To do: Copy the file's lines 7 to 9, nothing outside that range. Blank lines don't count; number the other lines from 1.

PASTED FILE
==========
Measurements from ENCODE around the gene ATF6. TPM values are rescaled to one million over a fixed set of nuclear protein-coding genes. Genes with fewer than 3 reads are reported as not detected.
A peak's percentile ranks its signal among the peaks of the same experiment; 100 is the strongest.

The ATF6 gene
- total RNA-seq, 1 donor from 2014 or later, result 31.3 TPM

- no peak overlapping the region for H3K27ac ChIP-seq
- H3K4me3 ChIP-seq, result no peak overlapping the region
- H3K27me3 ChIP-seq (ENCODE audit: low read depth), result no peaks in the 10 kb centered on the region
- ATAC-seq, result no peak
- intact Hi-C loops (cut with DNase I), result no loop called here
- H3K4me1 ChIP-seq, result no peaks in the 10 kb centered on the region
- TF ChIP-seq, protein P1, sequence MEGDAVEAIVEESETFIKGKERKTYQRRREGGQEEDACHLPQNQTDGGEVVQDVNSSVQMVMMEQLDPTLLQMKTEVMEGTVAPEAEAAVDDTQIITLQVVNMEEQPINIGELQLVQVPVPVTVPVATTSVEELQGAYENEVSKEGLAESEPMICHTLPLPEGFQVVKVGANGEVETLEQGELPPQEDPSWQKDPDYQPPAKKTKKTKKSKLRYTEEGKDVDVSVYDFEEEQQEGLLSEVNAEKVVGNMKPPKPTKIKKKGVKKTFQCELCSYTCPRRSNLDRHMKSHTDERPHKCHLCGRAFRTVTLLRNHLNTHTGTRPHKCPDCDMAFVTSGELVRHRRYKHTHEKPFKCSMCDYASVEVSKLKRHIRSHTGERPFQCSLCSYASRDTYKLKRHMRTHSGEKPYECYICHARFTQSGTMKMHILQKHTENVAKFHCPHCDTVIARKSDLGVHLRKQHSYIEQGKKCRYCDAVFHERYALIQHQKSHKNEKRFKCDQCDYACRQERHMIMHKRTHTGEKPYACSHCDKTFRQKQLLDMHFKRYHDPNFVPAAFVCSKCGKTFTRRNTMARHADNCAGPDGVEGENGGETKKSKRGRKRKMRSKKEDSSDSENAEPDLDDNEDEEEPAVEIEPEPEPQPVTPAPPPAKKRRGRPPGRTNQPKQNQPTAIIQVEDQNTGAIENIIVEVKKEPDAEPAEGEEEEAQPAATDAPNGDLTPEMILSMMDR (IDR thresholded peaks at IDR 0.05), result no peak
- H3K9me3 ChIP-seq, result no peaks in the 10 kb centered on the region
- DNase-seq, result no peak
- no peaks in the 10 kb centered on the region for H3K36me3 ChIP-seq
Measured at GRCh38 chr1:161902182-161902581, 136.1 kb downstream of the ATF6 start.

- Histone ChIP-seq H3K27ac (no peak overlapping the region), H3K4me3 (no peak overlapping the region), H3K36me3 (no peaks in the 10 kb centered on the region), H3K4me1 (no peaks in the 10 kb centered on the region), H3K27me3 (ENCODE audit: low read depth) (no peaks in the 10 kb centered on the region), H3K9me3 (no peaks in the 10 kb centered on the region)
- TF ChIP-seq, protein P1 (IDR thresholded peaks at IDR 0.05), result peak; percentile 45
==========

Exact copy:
- H3K27me3 ChIP-seq (ENCODE audit: low read depth), result no peaks in the 10 kb centered on the region
- ATAC-seq, result no peak
- intact Hi-C loops (cut with DNase I), result no loop called here